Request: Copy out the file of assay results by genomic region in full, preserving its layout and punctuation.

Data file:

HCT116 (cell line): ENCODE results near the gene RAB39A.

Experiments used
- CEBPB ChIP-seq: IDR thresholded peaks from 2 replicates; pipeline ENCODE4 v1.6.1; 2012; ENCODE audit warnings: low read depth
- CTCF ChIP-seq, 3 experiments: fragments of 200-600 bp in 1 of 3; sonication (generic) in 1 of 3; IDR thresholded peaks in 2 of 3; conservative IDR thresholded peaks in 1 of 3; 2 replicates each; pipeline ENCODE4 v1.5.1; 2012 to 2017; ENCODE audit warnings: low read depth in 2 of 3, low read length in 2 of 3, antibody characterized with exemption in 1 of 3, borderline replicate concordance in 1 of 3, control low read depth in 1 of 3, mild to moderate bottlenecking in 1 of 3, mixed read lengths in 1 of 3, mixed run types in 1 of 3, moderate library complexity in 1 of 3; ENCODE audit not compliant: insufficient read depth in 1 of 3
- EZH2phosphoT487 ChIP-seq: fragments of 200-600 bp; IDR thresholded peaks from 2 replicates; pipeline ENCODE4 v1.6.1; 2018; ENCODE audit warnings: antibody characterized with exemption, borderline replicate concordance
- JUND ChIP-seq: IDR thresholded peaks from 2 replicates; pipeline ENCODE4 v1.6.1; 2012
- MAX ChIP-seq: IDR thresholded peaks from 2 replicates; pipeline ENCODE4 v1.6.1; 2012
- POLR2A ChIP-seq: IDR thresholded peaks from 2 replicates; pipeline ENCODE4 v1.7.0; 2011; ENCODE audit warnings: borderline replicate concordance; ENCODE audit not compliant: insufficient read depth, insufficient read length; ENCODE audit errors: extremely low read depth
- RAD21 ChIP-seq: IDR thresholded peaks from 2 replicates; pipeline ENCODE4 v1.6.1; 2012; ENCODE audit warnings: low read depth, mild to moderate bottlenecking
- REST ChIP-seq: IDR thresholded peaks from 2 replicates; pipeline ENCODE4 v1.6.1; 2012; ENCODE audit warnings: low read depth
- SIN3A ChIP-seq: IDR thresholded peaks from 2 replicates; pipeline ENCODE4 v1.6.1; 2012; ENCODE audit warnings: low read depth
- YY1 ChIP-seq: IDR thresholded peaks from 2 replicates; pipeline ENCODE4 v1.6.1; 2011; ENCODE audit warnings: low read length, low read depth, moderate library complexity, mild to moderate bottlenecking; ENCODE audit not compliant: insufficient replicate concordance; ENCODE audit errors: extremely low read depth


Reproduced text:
HCT116 (cell line): ENCODE results near the gene RAB39A.

Experiments used
- CEBPB ChIP-seq: IDR thresholded peaks from 2 replicates; pipeline ENCODE4 v1.6.1; 2012; ENCODE audit warnings: low read depth
- CTCF ChIP-seq, 3 experiments: fragments of 200-600 bp in 1 of 3; sonication (generic) in 1 of 3; IDR thresholded peaks in 2 of 3; conservative IDR thresholded peaks in 1 of 3; 2 replicates each; pipeline ENCODE4 v1.5.1; 2012 to 2017; ENCODE audit warnings: low read depth in 2 of 3, low read length in 2 of 3, antibody characterized with exemption in 1 of 3, borderline replicate concordance in 1 of 3, control low read depth in 1 of 3, mild to moderate bottlenecking in 1 of 3, mixed read lengths in 1 of 3, mixed run types in 1 of 3, moderate library complexity in 1 of 3; ENCODE audit not compliant: insufficient read depth in 1 of 3
- EZH2phosphoT487 ChIP-seq: fragments of 200-600 bp; IDR thresholded peaks from 2 replicates; pipeline ENCODE4 v1.6.1; 2018; ENCODE audit warnings: antibody characterized with exemption, borderline replicate concordance
- JUND ChIP-seq: IDR thresholded peaks from 2 replicates; pipeline ENCODE4 v1.6.1; 2012
- MAX ChIP-seq: IDR thresholded peaks from 2 replicates; pipeline ENCODE4 v1.6.1; 2012
- POLR2A ChIP-seq: IDR thresholded peaks from 2 replicates; pipeline ENCODE4 v1.7.0; 2011; ENCODE audit warnings: borderline replicate concordance; ENCODE audit not compliant: insufficient read depth, insufficient read length; ENCODE audit errors: extremely low read depth
- RAD21 ChIP-seq: IDR thresholded peaks from 2 replicates; pipeline ENCODE4 v1.6.1; 2012; ENCODE audit warnings: low read depth, mild to moderate bottlenecking
- REST ChIP-seq: IDR thresholded peaks from 2 replicates; pipeline ENCODE4 v1.6.1; 2012; ENCODE audit warnings: low read depth
- SIN3A ChIP-seq: IDR thresholded peaks from 2 replicates; pipeline ENCODE4 v1.6.1; 2012; ENCODE audit warnings: low read depth
- YY1 ChIP-seq: IDR thresholded peaks from 2 replicates; pipeline ENCODE4 v1.6.1; 2011; ENCODE audit warnings: low read length, low read depth, moderate library complexity, mild to moderate bottlenecking; ENCODE audit not compliant: insufficient replicate concordance; ENCODE audit errors: extremely low read depth